Knotted knickers, again

The cast of Gold Fever Follies will undress the proper garments of A Job Well Done Sunday night and get their knickers in a naughty knot.

It’s a bloomin’ good time.

For a brief period this Sunday evening the cast of Gold Fever Follies will undress the proper garments of A Job Well Done and get their knickers in a naughty knot.

It’s a Follies tradition, a lighter take on the musical that has run since beginning of July at the Miner’s Union Hall, and a chance for a talented cast to kick up its heels in what is considered a highlight on the Rossland social scene.

Whether it’s the cash bar that attracts people, said music director and stage manager John Han, or the chance to see the Follies show turned upside down in a naughty way, the production is a perennial sell out.

“It is a certainty that Naughty Knickers is not one to be missed,” he said about the two hour, two act cabaret put on solely by the actors.

The first act includes some saucy and sassy and kind of naughty numbers, Han explained, while others are just talent based. He hinted the first act could contain burlesque numbers, tap-dancing, dark comedy, racy songs and cross dressing.

There is also a rumour the Spice Girls could make an appearance.

The second half of the evening is a spoof of the main show. This is a public version of prank night, the day that never happens in theatre. It’s the day the cast and crew decide to agree to discreetly mess with each other and see who can keep a straight face and keep the show going without anyone in the audience being the wiser.

For the third year in a row, the Follies cast will draw each other’s names out of a hat, and play the character of the person they draw.

That means men could play women and vice versa, said Han. The love interests may find they have to play siblings, he added, while actors who were previously at odds may find they are love interests.

The improv part comes in when the people who played the original characters won’t be playing the original characters and will have to “make up” their lines.

“The combinations are endless,” Han said. “We don’t know how that one will work out.”

This show is not for children.

The show opens on Sunday for one night only. Tickets are $10 in advance, and are available at the Miners’ Union Hall or at Café Books West. Tickets must be purchased in advance, or call 250-231-6155 to purchase tickets.

Doors open at 6 p.m. Show at 7 p.m. Cash bar and snack items.

editor@rosslandnews.com

 

The Follies themselves continue …

Shows at 3 and 7:30 p.m., Tuesday through Saturday

until Aug. 24

Tickets are available at the door.

General admission: $13

Child under five: free

Child 12 and under: $8

Senior (65+): $10

 

Naughty history

The idea to start advertising the pranks instead of hiding them began in 2009 with Follies cast members Paige Culley and Riley Sims.

The concept would be to take the idea of altering the show to the next level and prank the audience as well as the actors.

That year, the Follies launched the Very Saucy Sunday Show. For one night only out of the entire Follies season audiences saw the show the way they’d never saw it before, and not in any way shape or form suitable for the whole family.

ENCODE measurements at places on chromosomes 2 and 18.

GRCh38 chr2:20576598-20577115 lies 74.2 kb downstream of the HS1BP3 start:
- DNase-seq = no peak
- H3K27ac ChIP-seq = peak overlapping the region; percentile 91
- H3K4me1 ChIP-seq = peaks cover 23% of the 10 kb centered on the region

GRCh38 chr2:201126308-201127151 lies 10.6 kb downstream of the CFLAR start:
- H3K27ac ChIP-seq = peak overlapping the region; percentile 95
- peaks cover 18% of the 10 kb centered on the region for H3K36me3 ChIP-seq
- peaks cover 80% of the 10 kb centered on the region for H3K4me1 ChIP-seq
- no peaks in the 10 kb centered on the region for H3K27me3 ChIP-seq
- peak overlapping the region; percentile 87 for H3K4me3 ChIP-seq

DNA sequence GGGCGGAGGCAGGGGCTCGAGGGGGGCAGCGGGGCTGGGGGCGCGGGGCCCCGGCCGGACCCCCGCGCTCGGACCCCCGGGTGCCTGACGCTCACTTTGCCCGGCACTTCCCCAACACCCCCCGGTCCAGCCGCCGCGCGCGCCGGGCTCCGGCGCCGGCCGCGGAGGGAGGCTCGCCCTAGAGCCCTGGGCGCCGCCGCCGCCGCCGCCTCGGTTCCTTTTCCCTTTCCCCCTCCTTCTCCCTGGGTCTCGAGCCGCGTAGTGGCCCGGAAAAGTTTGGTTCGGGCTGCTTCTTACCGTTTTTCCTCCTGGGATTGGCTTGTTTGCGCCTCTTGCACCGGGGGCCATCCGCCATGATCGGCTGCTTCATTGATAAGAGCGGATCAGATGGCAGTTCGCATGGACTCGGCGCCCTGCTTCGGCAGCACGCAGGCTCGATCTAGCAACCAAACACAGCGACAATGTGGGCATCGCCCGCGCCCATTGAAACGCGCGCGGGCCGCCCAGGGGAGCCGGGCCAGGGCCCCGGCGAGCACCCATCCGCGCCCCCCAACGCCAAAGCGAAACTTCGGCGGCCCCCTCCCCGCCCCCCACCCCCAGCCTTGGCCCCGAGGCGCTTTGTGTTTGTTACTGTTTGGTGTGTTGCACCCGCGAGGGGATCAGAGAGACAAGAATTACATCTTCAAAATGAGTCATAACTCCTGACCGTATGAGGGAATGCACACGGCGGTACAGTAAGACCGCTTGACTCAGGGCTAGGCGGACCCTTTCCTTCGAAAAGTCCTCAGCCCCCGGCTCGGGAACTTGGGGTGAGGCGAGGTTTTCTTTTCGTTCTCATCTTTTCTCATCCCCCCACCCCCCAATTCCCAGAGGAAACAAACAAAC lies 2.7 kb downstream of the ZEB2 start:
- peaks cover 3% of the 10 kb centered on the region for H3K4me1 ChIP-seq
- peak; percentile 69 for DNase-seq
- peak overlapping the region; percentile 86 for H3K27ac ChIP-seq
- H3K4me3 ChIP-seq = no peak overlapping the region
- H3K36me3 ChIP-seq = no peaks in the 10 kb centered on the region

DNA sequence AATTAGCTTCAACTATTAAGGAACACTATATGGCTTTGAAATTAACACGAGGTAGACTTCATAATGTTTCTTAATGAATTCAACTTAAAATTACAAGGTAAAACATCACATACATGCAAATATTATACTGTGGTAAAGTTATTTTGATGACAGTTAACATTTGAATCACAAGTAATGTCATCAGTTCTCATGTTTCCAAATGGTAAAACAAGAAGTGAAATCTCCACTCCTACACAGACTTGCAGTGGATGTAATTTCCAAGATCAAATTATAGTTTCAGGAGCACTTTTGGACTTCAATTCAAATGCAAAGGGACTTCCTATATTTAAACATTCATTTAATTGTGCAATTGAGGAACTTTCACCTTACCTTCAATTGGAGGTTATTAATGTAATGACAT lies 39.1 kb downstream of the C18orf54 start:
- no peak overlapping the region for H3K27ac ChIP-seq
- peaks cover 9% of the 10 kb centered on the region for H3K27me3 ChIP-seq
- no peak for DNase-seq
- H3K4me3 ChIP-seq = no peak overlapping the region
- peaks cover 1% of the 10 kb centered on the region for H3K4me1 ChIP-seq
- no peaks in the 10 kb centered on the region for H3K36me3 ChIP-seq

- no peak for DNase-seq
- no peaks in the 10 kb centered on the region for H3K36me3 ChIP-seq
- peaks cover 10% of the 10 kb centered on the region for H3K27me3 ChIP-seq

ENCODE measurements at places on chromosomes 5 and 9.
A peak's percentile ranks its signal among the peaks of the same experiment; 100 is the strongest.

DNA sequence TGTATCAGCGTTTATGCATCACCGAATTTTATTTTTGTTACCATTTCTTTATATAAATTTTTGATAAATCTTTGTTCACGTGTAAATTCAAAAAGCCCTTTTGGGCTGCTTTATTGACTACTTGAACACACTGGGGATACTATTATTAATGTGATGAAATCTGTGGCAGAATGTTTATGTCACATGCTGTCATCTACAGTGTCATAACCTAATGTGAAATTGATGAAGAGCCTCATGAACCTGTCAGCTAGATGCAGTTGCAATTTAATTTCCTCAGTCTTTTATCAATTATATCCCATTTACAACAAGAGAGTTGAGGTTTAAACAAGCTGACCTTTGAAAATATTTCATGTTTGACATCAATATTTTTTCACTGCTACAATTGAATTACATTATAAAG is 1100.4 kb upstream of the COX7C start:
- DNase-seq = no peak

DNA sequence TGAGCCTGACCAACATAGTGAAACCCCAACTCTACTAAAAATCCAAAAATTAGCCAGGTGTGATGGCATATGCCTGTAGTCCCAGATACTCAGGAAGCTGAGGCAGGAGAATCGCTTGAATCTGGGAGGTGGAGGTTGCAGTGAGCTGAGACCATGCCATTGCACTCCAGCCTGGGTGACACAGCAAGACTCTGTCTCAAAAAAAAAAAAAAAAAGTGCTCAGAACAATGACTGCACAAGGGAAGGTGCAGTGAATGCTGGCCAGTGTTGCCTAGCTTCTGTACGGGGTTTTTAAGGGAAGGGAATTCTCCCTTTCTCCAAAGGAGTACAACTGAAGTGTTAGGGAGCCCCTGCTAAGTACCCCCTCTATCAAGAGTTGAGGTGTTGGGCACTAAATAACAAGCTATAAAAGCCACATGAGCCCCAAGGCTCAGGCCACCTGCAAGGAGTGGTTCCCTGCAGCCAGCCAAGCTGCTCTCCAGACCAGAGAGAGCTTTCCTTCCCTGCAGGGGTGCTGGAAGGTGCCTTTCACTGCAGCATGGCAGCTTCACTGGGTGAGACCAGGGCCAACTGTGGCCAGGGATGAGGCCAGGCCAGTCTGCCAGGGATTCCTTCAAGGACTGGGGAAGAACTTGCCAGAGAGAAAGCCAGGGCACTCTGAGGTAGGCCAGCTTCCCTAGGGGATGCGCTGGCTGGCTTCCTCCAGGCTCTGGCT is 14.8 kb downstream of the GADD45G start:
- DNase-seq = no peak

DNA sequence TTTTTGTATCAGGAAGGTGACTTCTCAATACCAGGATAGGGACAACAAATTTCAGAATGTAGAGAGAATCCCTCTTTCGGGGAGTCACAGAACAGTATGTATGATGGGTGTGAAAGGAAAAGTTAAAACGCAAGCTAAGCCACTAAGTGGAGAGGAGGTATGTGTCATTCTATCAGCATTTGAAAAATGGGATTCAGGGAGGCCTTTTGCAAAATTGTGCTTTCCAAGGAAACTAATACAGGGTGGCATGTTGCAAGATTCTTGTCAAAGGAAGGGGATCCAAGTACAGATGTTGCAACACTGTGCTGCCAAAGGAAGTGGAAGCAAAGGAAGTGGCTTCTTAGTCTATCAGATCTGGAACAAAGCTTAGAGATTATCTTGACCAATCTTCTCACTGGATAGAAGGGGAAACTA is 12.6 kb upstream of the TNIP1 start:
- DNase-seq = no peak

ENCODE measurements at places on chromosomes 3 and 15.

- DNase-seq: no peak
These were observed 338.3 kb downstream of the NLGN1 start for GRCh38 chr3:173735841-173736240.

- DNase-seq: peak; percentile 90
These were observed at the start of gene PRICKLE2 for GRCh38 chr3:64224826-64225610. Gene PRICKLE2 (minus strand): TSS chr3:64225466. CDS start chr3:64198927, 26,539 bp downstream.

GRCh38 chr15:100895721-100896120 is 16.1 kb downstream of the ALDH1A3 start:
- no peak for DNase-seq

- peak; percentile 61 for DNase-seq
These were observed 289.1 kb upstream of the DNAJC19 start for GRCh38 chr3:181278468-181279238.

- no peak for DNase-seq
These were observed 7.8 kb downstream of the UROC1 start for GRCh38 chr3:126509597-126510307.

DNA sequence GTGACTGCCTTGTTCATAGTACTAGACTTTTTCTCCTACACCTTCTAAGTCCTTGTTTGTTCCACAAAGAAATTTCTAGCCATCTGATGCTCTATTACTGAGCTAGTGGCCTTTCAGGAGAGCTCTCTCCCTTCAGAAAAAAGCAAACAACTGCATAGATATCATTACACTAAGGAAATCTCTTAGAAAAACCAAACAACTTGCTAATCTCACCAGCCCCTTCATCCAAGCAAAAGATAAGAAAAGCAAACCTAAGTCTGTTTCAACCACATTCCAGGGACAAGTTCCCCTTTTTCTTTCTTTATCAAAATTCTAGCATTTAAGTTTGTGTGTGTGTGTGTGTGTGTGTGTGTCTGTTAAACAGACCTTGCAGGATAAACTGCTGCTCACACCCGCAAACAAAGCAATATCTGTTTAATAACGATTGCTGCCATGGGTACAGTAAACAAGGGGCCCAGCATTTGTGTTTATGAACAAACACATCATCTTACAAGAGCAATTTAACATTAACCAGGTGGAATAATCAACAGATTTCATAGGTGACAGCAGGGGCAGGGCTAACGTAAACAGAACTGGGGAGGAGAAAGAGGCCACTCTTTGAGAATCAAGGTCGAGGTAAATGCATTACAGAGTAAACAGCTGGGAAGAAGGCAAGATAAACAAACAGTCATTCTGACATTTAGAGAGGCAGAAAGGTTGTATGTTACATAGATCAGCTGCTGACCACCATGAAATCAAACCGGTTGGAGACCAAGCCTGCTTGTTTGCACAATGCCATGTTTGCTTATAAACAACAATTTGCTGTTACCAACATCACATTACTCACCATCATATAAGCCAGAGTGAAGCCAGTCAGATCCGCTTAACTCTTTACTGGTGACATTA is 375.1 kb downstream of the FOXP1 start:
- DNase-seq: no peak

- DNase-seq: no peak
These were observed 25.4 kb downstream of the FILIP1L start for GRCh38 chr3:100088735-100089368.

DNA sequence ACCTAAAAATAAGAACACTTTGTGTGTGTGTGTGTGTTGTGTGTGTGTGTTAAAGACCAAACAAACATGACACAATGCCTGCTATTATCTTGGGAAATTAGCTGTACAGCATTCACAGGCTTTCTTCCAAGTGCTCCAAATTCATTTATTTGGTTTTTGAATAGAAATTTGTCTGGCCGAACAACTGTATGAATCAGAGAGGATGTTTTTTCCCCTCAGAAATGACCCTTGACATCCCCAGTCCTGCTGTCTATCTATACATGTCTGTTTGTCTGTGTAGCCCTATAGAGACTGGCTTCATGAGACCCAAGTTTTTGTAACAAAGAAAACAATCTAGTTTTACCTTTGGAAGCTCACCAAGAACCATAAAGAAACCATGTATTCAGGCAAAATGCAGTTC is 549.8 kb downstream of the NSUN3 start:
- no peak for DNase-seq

Five Follies seasons later, and now under the name Naughty Knickers, cast members are still keeping the tradition alive and well this Sunday.

Source: Ben McFee

 

Get local stories you won't find anywhere else right to your inbox.
Sign up here

Just Posted

A second wave of COVID-19 is probable, if history tells us anything

B.C.’s top doctor says that what health officials have learned this round will guide response in future

Mountain Pineapple defers application for new cannabis store in Rossland

The application was originally going to be reviewed by city council on May 19

Morning start: Rossland is named after this person

Here is your Kootenays’ morning start for Friday, May 22

Snow expected to hit West Kootenay passes overnight on Thursday

Up to 15 cm of snow could fall on Highway 3 between Paulson summit to Kootenay Pass by Friday morning

Fact: B.C. bats don’t carry or spread COVID

BC Annual Bat Count goes this summer, citizens encouraged to take part

LIVE: Procession to honour Snowbirds Capt. Jennifer Casey comes to Halifax

Snowbirds service member died in a crash in Kamloops one week ago

RCMP facing ‘systemic sustainability challenges’ due to provincial policing role

Provinces, territories and municipalities pay anywhere from 70 to 90 per cent of the cost of the RCMP’s services

One man dead after standoff with Chilliwack RCMP

The Independent Investigations Office of B.C. is investigating the RCMP’s role in the death

B.C. employers worry about safety, cash flow, second wave in COVID-19 restart

A survey found 75 per cent of businesses worry about attracting customers

Ex-BC Greens leader Andrew Weaver says province came close to early election

Disagreement centred on the LNG Canada project in northern B.C.

Canada’s NHL teams offer options to season-ticket holders

Canadian teams are offering refunds, but also are pushing a number of incentives to let them keep the money

B.C. premier says lessons to learn from past racism during response to pandemic

B.C. formally apologized in the legislature chamber in 2008 for its role in the Komagata Maru tragedy

Snowbirds to remain at Kamloops Airport indefinitely after fatal crash

small contingent of the Snowbirds team is staying in Kamloops, acting as stewards of the jets

Most Read